Brand Dane: How is the Alliance’s plan different than some of the other plans and campaigns popping up in the aftermath?
Sara Ziff: The other initiatives are all voluntary, whereas the RESPECT Program creates legally binding commitments from companies to uphold industry standards. And what makes the RESPECT Program credible and effective is, it’s being driven by the models themselves. As models, we know our working conditions better than anyone, and its our rights that are at stake, so we have the greatest incentive to make sure the industry upholds fair working conditions. The RESPECT Program offers an independent, confidential reporting mechanism, so that models and other stakeholders can bring forward their concerns without fear of retaliation. The independent monitoring body is then charged with investigating complaints and offering remedies. Companies that sign onto the RESPECT Program agree to respect the outcomes of investigations and follow corrective action plans to prevent abuse from continuing to occur.
Brana Dane: How can we effectively enforce these guidelines and implement them?
Sara Ziff: Independent enforcement is key. Standards without consequences for people who violate the standards aren’t meaningful. RESPECT offers binding commitments and independent enforcement. This approach has been used in other industries very successfully and has been held up by the UN as the gold standard to address human rights abuses in supply chains.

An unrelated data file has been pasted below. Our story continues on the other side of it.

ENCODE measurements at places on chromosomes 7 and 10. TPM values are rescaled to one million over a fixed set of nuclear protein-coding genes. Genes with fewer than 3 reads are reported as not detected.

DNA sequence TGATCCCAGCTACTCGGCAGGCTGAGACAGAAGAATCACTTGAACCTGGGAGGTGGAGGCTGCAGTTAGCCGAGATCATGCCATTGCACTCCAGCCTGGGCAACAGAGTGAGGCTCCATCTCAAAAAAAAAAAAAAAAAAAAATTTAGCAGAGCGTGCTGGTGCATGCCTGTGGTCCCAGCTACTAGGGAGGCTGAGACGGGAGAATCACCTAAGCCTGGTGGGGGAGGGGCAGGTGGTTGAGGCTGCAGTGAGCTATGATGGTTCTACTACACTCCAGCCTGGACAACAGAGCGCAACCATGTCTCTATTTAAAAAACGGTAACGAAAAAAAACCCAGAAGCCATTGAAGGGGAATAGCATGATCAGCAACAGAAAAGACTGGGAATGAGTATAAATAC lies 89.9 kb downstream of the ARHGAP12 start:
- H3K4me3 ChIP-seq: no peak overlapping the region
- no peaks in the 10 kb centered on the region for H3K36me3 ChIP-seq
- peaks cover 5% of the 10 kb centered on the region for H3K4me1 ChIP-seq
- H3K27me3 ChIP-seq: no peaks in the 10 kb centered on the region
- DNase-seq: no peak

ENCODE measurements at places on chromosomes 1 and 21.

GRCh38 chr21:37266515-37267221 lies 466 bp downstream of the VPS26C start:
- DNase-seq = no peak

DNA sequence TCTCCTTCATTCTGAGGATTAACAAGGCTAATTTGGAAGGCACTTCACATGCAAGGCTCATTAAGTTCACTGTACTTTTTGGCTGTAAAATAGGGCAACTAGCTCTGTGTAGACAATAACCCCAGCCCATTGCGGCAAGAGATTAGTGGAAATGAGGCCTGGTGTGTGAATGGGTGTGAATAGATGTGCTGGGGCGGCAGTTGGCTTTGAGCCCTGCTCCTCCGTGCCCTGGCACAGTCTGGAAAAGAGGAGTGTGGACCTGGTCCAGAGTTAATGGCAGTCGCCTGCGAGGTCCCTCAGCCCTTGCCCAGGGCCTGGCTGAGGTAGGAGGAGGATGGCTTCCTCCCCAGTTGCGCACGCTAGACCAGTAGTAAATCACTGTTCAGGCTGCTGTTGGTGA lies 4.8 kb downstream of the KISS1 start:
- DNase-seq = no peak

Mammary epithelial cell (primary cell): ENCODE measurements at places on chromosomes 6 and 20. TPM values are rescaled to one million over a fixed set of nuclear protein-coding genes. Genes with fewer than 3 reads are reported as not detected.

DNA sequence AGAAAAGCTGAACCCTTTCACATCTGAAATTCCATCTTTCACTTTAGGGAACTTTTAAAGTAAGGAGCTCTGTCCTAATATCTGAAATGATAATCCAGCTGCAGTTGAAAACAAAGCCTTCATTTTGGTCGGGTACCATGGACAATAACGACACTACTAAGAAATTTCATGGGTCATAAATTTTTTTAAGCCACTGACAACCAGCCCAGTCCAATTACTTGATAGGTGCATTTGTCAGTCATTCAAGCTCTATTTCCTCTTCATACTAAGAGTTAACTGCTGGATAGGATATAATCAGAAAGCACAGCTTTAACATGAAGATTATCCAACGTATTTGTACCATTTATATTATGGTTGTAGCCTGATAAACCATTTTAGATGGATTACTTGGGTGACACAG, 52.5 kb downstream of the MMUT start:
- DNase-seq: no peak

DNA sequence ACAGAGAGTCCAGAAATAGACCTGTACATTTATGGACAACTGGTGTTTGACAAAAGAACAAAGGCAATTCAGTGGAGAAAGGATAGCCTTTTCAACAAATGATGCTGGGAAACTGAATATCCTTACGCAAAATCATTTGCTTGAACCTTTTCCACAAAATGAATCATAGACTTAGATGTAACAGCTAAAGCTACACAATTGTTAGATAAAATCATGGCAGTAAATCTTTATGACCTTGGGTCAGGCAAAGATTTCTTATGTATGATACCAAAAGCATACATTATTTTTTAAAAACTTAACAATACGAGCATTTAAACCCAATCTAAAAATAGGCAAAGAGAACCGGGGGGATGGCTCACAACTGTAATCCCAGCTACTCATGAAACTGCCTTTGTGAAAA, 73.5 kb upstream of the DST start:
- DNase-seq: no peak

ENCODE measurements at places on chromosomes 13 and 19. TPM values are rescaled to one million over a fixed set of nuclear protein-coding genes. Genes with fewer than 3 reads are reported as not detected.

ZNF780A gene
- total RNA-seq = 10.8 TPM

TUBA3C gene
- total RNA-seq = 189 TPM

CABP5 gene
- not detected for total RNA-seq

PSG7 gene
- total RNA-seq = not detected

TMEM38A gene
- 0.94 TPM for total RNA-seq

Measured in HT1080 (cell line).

Brana Dane: In your opinion, what are the major obstacles in the life of a model?
Sara Ziff: Many models feel isolated and powerless to address poor working conditions that are normalized in the industry. That, combined with the short-term nature of the job, which often lasts just a few years, and the pressure to tolerate abuse, leaves models particularly vulnerable. There’s also little public sympathy for models, who appear to lead glamorous lives, when in reality most models do not make much money. Many models work in debt to their agencies and there is little financial transparency, which makes models more vulnerable to abuse.
Brana Dane: How is the Alliance working to address these?
Sara Ziff: We are really focused on getting the RESPECT Program off the ground! It offers a comprehensive solution that can no longer be dealt with using a piecemeal approach.
Brana Dane: What is your long-term vision for the industry at large?
Sara Ziff: My goal is to create an industry in which creativity and self-expression flourishes, and everyone can work without fear of harassment, discrimination, abuse or violence.
Brana Dane: What backlash have you faced so far championing for this change you believe in?
Sara Ziff: It hasn’t been easy, but this work is truly meaningful to me. I’ve gotten significant pushback over the years, but the tide is turning.
Brana Dane: What is the most difficult aspect of effecting change on a governmental level? What laws, so far, have you been able to help make in order to protect the rights of models?
Sara Ziff: In 2013, we championed the Child Model Act in New York State, which reclassified underage models as child performers who are now entitled to the same rights and protections as actors, singers and dancers. We’ve also introduced the Models Harassment Protection Act, which would extend protection against sexual and other forms of harassment to models in New York. Currently we have a similar bill pending in California to address sexual harassment and eating disorders. But changing the law is a long, slow process and we are working in a global industry.
Brana Dane: What’s next?
Sara Ziff: We’re planning meetings with models about the RESPECT Program and we’re talking to companies about signing on!
Brana Dane: How do take your coffee?
Sara Ziff: Cream and sugar.